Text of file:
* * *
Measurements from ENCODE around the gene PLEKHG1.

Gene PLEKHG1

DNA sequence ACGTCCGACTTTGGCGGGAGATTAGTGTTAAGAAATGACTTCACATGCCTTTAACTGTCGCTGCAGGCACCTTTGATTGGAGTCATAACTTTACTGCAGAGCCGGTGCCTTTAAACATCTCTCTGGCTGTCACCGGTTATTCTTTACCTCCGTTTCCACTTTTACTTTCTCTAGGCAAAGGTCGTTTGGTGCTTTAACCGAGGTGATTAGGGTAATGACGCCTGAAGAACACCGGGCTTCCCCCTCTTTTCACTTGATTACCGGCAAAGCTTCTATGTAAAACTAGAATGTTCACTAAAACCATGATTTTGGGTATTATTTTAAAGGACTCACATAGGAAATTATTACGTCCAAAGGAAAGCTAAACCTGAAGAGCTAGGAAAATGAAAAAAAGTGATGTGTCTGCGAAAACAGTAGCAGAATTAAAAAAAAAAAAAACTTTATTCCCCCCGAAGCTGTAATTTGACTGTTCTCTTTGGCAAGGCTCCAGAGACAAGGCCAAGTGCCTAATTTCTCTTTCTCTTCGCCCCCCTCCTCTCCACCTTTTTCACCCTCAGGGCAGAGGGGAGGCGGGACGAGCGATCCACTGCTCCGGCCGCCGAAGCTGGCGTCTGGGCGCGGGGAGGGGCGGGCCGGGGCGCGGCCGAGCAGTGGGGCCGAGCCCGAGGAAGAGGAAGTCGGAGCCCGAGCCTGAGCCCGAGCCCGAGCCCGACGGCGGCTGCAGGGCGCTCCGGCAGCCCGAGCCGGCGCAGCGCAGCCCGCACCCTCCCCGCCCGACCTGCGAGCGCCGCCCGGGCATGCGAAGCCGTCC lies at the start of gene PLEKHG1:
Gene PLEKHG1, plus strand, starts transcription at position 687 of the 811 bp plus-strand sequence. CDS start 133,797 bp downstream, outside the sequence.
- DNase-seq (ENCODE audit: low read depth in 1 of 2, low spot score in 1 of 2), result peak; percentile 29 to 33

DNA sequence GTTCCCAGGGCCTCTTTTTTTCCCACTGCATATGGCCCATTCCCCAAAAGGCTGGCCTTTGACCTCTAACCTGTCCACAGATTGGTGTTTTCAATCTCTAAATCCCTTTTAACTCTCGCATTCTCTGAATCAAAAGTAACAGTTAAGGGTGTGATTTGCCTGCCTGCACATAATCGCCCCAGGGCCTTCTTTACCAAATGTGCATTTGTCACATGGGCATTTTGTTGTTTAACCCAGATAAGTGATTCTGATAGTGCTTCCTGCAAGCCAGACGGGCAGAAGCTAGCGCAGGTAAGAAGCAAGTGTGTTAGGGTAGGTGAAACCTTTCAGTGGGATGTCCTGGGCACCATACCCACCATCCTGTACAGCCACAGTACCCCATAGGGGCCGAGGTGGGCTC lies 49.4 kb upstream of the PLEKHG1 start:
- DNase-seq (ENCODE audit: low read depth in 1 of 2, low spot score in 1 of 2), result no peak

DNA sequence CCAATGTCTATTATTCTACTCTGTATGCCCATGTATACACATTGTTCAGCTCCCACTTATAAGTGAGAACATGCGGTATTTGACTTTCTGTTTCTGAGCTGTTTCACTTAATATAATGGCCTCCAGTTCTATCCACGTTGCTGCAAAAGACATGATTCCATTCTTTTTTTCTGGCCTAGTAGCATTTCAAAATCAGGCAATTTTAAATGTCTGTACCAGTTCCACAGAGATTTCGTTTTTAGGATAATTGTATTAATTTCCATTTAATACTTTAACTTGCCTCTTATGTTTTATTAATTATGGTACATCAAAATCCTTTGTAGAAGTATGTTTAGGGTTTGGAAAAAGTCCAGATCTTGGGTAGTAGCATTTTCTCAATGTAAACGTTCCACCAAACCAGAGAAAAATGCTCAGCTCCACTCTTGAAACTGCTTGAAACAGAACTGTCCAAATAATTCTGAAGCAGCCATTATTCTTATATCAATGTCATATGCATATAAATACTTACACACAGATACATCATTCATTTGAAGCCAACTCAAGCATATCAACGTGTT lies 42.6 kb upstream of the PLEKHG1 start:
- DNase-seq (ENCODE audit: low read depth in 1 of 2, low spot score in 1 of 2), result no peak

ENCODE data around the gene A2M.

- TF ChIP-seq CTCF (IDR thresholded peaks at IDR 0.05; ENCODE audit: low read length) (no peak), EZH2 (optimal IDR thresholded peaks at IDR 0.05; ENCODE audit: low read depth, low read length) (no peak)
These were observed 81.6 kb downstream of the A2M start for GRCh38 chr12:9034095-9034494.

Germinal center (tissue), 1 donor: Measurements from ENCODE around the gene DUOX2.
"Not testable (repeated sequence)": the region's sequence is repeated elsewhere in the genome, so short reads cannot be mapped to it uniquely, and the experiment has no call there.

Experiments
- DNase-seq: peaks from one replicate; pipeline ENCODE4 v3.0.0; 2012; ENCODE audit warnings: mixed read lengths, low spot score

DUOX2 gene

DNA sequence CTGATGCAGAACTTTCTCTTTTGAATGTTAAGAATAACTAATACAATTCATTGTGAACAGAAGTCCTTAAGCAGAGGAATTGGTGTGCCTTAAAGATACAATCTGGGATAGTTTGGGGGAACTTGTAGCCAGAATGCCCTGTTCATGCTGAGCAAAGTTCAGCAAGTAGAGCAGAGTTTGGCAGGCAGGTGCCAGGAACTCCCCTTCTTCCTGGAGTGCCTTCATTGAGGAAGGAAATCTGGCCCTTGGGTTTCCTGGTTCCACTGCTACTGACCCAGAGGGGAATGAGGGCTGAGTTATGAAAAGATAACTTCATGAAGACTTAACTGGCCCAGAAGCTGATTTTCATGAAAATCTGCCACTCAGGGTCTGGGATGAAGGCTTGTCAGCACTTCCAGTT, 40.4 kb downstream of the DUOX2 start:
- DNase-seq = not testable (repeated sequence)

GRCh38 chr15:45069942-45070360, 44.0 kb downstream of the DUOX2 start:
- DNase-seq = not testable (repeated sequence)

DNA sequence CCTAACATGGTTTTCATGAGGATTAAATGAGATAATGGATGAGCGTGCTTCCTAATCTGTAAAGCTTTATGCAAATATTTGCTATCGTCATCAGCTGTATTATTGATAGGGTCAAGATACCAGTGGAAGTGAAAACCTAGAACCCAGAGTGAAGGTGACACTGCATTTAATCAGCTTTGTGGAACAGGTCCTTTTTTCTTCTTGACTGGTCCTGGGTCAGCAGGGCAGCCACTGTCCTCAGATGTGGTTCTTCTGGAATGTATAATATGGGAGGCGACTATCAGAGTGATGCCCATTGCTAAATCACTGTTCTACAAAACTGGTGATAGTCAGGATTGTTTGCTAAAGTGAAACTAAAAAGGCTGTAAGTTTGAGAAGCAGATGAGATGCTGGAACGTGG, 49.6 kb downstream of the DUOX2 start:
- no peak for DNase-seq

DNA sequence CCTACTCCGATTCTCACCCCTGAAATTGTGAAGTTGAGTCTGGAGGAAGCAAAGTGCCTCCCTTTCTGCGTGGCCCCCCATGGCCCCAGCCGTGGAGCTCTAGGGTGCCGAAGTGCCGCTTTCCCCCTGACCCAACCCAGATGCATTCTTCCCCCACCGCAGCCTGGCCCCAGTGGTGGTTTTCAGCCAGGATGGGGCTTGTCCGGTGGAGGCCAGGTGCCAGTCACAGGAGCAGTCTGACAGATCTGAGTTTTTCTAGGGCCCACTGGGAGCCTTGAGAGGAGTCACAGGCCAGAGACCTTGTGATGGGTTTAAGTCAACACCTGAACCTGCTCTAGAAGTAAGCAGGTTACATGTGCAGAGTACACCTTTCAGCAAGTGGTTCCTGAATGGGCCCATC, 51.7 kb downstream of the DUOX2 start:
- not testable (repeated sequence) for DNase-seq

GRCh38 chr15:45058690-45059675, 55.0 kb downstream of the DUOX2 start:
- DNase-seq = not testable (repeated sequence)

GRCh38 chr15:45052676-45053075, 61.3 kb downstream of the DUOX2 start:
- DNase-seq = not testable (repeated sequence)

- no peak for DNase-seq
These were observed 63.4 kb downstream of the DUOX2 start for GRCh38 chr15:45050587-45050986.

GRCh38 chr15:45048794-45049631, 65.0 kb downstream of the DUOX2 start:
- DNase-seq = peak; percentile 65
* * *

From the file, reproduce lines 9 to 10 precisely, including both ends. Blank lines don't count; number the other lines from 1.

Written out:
- DNase-seq (ENCODE audit: low read depth in 1 of 2, low spot score in 1 of 2), result no peak

ENCODE data around the gene A2M.